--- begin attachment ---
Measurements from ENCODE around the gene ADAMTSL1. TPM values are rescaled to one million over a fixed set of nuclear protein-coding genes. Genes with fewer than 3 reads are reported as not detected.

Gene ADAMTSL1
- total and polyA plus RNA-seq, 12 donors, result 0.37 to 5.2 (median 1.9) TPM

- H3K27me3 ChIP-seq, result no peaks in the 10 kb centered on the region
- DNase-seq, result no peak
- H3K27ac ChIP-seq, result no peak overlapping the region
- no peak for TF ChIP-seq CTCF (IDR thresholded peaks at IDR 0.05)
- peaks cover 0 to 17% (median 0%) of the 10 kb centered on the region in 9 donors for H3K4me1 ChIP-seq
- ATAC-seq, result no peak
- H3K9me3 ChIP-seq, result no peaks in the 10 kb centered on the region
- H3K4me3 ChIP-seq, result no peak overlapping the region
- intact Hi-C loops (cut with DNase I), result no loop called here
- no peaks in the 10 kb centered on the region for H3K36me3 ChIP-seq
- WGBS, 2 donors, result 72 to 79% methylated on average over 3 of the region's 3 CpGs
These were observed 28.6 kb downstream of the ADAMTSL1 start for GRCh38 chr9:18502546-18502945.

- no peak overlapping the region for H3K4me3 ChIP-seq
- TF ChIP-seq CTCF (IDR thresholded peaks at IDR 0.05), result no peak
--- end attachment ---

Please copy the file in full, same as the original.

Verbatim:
Measurements from ENCODE around the gene ADAMTSL1. TPM values are rescaled to one million over a fixed set of nuclear protein-coding genes. Genes with fewer than 3 reads are reported as not detected.

Gene ADAMTSL1
- total and polyA plus RNA-seq, 12 donors, result 0.37 to 5.2 (median 1.9) TPM

- H3K27me3 ChIP-seq, result no peaks in the 10 kb centered on the region
- DNase-seq, result no peak
- H3K27ac ChIP-seq, result no peak overlapping the region
- no peak for TF ChIP-seq CTCF (IDR thresholded peaks at IDR 0.05)
- peaks cover 0 to 17% (median 0%) of the 10 kb centered on the region in 9 donors for H3K4me1 ChIP-seq
- ATAC-seq, result no peak
- H3K9me3 ChIP-seq, result no peaks in the 10 kb centered on the region
- H3K4me3 ChIP-seq, result no peak overlapping the region
- intact Hi-C loops (cut with DNase I), result no loop called here
- no peaks in the 10 kb centered on the region for H3K36me3 ChIP-seq
- WGBS, 2 donors, result 72 to 79% methylated on average over 3 of the region's 3 CpGs
These were observed 28.6 kb downstream of the ADAMTSL1 start for GRCh38 chr9:18502546-18502945.

- no peak overlapping the region for H3K4me3 ChIP-seq
- TF ChIP-seq CTCF (IDR thresholded peaks at IDR 0.05), result no peak